This exact scenario has been the bugaboo of dog trainers for a very long time. Rudd Weatherwax , the trainer of Lassie, could never get Pal, the high prey-drive Collie and star of the TV show, to stop chasing motorcycles.
The good news is that Rudd Weathwax was training dogs more than 60 years ago, and a new tool has come along that makes a world of difference: the modern e-collar.
To be clear, the modern e-collar is not the same as the cheap, hot, and quite unreliable e-collars being sold on Ebay or Amazon for $30-$50.
These things are 30-year old off-patent technology that is too often incompetently constructed. Stay away from this cheap out-of-date technology like the plague.
What you want is a modern e-collar made by E-Collar Technologies or Dogtra. These collars have up to 100 levels of stimulation, send signals for a half mile or more, and cost about $200 each. In my opinion these collars are worth every dime, and I would accept no substitute
If you will not fork out $200 for a modern and reliable e-collar, my advice is to keep your dog on-leash and be done with it.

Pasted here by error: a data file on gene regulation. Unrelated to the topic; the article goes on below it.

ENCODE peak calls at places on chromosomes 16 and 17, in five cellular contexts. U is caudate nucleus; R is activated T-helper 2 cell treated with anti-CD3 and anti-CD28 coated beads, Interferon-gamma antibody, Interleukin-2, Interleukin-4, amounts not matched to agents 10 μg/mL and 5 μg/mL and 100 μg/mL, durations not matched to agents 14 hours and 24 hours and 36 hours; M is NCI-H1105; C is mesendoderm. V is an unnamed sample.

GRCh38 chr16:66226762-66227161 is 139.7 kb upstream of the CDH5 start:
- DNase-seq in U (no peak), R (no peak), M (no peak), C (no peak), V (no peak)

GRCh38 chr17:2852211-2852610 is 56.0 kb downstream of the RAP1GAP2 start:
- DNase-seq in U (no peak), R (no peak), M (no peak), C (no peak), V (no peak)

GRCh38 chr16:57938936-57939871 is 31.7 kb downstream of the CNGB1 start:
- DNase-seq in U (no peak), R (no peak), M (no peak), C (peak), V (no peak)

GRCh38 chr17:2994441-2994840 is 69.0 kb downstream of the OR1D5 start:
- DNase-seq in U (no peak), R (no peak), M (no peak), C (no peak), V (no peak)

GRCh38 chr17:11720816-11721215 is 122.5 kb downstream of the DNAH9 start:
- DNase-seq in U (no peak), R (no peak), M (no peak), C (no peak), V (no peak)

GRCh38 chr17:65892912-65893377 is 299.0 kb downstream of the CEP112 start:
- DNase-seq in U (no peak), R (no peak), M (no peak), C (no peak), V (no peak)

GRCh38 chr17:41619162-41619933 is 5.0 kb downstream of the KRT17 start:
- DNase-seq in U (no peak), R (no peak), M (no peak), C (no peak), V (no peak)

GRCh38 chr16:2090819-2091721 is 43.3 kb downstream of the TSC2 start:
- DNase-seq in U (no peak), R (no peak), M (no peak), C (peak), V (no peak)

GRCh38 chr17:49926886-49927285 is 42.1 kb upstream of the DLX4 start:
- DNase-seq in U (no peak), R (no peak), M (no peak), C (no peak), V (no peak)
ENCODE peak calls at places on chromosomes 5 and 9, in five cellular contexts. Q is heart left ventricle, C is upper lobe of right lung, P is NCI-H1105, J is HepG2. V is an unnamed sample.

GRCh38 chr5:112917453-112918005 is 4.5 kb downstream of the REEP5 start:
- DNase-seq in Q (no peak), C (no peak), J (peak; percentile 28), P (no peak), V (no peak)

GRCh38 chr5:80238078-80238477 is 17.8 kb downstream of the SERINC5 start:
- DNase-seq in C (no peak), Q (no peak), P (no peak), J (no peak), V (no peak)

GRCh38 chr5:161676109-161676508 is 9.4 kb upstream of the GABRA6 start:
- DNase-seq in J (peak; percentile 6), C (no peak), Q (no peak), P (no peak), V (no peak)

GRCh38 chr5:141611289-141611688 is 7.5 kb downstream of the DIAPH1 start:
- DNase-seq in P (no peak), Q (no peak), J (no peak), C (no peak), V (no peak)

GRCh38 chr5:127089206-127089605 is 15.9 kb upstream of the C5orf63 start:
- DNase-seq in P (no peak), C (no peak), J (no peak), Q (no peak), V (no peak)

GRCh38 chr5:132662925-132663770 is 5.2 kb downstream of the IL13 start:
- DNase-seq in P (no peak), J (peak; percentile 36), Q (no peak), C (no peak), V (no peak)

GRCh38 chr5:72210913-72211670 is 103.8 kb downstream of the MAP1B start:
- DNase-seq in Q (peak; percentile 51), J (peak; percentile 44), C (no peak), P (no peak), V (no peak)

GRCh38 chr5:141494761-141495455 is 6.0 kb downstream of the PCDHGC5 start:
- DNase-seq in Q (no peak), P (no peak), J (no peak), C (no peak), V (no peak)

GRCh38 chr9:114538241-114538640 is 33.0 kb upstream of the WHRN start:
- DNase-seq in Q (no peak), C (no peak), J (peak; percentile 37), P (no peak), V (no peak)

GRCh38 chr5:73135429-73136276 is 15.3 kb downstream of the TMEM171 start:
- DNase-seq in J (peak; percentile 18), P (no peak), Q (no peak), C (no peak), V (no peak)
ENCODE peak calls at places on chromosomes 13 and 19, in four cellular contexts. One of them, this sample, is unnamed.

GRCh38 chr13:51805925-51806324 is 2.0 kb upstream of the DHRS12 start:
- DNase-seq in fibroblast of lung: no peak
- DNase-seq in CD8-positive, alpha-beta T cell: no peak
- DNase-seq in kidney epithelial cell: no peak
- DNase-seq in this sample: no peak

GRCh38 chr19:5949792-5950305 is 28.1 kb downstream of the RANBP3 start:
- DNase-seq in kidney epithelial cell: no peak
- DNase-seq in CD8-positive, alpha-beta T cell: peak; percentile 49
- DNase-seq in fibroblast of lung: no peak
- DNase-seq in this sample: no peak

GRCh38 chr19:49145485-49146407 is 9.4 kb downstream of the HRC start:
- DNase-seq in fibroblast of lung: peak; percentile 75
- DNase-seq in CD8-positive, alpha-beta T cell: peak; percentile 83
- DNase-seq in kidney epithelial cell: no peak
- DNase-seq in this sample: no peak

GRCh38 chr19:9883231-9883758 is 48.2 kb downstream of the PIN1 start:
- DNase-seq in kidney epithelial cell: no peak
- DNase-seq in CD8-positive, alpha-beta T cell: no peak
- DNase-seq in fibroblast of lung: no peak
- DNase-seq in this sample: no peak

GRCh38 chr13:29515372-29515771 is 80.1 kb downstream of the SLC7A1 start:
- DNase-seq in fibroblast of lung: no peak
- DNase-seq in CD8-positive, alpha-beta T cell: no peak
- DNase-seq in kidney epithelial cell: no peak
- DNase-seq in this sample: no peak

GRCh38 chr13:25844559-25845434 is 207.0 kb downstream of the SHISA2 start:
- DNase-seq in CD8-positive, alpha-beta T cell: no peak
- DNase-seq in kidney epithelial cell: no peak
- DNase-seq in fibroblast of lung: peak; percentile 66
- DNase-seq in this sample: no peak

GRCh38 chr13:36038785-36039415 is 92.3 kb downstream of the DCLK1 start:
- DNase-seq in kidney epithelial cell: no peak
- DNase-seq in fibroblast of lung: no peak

That said, if you are serious about training a high prey-drive dog to walk off-leash in field and forest without it chasing rabbits, deer, squirrels, cats, and other dogs, you will find a modern e-collar as revolutionary as a cell phone or an airplane.
My own two working terriers weigh just 9 and 12 pounds, and they were trained off-lead on an E-Collar Technologies Mini-Educator whose dial setting has never moved higher than 8.
The same e-collar, albeit perhaps set at a different level, will train a 130-pound Rottweiler or Irish Wolf Hound.
For reference, I have never met a human that can feel my collars at level 8. Most folks only begin to feel a very light tingle ("Is that all there is," they ask?) between levels 10 and 12.